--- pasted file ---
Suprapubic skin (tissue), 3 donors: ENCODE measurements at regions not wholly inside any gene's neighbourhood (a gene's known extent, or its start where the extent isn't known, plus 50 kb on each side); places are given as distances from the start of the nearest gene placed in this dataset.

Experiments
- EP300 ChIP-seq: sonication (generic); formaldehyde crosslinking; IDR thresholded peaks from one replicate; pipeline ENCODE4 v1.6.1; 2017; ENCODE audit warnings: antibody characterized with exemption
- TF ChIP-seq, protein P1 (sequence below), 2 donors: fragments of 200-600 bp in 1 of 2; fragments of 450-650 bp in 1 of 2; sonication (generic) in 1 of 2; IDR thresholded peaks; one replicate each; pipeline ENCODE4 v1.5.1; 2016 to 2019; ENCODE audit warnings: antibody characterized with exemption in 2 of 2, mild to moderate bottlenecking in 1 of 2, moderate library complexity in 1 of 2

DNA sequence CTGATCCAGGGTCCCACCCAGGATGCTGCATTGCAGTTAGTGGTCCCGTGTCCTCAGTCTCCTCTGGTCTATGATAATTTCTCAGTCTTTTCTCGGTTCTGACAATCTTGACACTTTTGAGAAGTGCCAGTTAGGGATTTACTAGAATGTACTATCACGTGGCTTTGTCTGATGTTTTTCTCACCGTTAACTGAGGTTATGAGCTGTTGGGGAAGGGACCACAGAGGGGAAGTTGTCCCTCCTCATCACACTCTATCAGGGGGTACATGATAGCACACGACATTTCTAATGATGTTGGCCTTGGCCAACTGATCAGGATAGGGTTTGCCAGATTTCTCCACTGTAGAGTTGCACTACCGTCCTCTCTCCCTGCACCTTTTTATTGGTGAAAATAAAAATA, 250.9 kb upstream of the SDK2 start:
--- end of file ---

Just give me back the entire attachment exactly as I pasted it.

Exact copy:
Suprapubic skin (tissue), 3 donors: ENCODE measurements at regions not wholly inside any gene's neighbourhood (a gene's known extent, or its start where the extent isn't known, plus 50 kb on each side); places are given as distances from the start of the nearest gene placed in this dataset.

Experiments
- EP300 ChIP-seq: sonication (generic); formaldehyde crosslinking; IDR thresholded peaks from one replicate; pipeline ENCODE4 v1.6.1; 2017; ENCODE audit warnings: antibody characterized with exemption
- TF ChIP-seq, protein P1 (sequence below), 2 donors: fragments of 200-600 bp in 1 of 2; fragments of 450-650 bp in 1 of 2; sonication (generic) in 1 of 2; IDR thresholded peaks; one replicate each; pipeline ENCODE4 v1.5.1; 2016 to 2019; ENCODE audit warnings: antibody characterized with exemption in 2 of 2, mild to moderate bottlenecking in 1 of 2, moderate library complexity in 1 of 2

DNA sequence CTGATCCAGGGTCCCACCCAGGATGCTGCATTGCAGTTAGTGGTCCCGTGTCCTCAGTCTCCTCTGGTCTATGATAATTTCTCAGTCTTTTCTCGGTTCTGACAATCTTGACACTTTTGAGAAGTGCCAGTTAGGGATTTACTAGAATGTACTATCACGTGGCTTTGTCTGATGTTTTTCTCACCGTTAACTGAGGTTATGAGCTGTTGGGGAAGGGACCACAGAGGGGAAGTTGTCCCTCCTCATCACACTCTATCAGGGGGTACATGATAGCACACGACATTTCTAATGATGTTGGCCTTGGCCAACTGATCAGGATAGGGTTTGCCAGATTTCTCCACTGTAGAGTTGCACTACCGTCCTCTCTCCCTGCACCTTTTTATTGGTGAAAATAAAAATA, 250.9 kb upstream of the SDK2 start: